rabble.ca introduces 'Best of rabble' ebook: An innovation in long-form journalism

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Ever since I started exploring online journalism in the late '70s, an odd strawman has reared its head. It's the one that suggests that newspapers and other traditional media have to make a choice between paper and screen.

But what if your screen was your paper? What if the very best experience you could have with your print content was under glass? What if silicon were the new cellulose?

That's where we are now with the iPad.

Take a look at Vogue magazine on a retina-display iPad. The images and text are sharper, brighter, more detailed and richer than the print. And then there's all that rich media and interactivity. The printed Vogue you buy on the newsstand is deprecated relative to the digital version. The tablet version is the reference version.

So, in some ways, hi-rez tablets have created a best-of-all-worlds middle ground between print and online.

It's within the boundaries of that mid-ground that the Best of rabble.ca 2011 ebook lives.

My students at the University of Western Ontario culled video, audio, text and stills from the mediaverse that is rabble.ca and created an interactive, rich media book exclusively for iPad using the free software, iBooks Author. Another team created an iBook experience for thetyee.ca, based on its "Growing the Local Bounty" series.

In the process, the students learned that tablet-based, rich-media books are a new platform for journalism, and may spark a new kind of journalism altogether.

Right now, newspapers and magazines turn their best long-form journalism works into quick turn-around paperbacks or, in some cases, plain-text ebooks for devices like the Kobo Touch or the Kindle. But the rabble.ca ebook goes far beyond those products. As you'll see if you download it (and I encourage that), the students have woven video collage, slide galleries, sound clips, podcasts and beautifully rendered features into the book. Readers also have a full table of contents, search, and the ability to highlight text, make notes and generate study cards.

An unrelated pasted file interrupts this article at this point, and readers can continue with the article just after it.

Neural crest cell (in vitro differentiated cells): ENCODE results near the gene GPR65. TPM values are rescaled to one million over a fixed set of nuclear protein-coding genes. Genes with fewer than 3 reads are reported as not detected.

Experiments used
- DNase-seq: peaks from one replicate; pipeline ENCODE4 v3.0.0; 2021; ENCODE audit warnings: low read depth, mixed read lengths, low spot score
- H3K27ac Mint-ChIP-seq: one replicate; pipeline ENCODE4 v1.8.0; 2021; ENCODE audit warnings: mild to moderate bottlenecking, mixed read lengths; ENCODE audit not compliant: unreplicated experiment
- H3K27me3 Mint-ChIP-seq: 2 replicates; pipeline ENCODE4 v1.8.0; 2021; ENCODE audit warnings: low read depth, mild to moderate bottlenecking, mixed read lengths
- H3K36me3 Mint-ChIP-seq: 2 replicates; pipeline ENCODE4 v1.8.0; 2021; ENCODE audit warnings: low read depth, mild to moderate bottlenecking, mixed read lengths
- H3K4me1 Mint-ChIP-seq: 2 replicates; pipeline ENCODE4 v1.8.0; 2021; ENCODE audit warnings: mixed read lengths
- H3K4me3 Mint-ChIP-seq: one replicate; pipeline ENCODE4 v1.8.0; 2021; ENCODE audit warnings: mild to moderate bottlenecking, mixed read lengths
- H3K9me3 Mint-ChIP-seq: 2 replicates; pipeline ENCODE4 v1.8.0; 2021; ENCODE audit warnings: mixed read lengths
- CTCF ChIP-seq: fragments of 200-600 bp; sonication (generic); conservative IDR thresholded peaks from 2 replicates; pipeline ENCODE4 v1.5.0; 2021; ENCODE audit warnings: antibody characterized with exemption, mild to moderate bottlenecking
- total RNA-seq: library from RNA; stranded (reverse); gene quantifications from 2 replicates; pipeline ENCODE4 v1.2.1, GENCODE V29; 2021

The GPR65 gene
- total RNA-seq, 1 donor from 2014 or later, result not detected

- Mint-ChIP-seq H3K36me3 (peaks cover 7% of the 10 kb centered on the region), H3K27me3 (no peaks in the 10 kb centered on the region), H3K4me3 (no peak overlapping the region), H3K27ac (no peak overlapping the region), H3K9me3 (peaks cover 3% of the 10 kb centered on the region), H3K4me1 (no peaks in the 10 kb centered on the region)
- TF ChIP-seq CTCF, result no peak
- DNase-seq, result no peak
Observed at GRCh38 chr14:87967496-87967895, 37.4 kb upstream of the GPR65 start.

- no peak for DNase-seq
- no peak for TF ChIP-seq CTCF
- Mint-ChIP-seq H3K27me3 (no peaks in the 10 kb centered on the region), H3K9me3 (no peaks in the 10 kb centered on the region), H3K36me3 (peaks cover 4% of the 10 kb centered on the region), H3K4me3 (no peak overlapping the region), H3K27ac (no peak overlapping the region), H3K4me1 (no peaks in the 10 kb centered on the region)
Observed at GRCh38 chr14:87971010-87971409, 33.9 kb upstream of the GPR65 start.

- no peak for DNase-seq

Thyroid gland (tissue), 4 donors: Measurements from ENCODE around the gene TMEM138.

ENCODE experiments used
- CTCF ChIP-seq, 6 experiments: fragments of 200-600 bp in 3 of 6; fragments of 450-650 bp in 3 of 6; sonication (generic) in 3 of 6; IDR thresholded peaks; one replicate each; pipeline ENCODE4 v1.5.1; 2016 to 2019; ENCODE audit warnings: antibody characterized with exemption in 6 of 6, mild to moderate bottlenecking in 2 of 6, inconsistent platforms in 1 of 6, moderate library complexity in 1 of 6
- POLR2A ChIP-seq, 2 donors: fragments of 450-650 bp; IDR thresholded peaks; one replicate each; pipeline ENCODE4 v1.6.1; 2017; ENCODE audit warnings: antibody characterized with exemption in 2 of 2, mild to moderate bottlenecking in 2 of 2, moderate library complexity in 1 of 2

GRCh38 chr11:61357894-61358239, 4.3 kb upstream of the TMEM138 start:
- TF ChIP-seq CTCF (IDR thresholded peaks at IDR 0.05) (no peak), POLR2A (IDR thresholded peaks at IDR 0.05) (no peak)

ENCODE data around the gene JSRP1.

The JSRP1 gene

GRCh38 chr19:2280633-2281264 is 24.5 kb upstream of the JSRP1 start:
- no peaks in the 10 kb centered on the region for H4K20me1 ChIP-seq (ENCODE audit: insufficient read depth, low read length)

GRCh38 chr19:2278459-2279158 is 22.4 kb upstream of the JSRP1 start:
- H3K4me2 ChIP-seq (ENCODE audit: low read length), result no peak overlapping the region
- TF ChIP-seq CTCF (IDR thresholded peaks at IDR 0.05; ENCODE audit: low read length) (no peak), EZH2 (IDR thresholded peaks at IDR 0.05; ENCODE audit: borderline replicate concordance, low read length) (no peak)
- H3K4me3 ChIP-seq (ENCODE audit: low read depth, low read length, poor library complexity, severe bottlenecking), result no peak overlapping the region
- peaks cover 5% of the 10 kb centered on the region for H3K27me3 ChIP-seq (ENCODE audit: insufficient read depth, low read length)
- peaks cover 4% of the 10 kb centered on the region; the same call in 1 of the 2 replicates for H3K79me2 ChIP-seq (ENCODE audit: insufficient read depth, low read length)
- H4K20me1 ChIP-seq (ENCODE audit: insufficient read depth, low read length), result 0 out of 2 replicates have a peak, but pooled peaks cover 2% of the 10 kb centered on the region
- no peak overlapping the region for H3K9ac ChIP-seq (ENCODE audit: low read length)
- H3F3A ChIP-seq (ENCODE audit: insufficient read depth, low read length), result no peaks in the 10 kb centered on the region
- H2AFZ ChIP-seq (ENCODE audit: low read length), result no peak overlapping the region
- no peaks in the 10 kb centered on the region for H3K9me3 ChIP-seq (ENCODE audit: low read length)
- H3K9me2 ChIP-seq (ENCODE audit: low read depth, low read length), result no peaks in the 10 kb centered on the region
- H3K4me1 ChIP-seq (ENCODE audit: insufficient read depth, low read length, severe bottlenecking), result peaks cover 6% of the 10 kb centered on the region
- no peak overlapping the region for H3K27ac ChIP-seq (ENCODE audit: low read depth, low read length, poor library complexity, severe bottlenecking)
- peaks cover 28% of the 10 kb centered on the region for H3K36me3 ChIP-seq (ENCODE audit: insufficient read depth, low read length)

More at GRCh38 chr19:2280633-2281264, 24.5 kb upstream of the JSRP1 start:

We think it's the best medium for long-form journalism we've seen. We're certain other media outlets will follow rabble's lead. Not that that's unusual.

One of the reasons I volunteer my time at rabble is because it's always been willing to lead with technology -- with babble, the rabble podcast network, the book lounge, rabbletv, livestreaming and the rabble.ca iPhone app, it's shown what is possible.

So, here we go again. My students love tablets. They think they're the future of a profession they've just started out in. I'm betting they're right. Let us know what you think. You can download the Best of rabble.ca for iPad here.

Wayne MacPhail has been a print and online journalist for 25 years, and is a long-time writer for rabble.ca on technology and the Internet.

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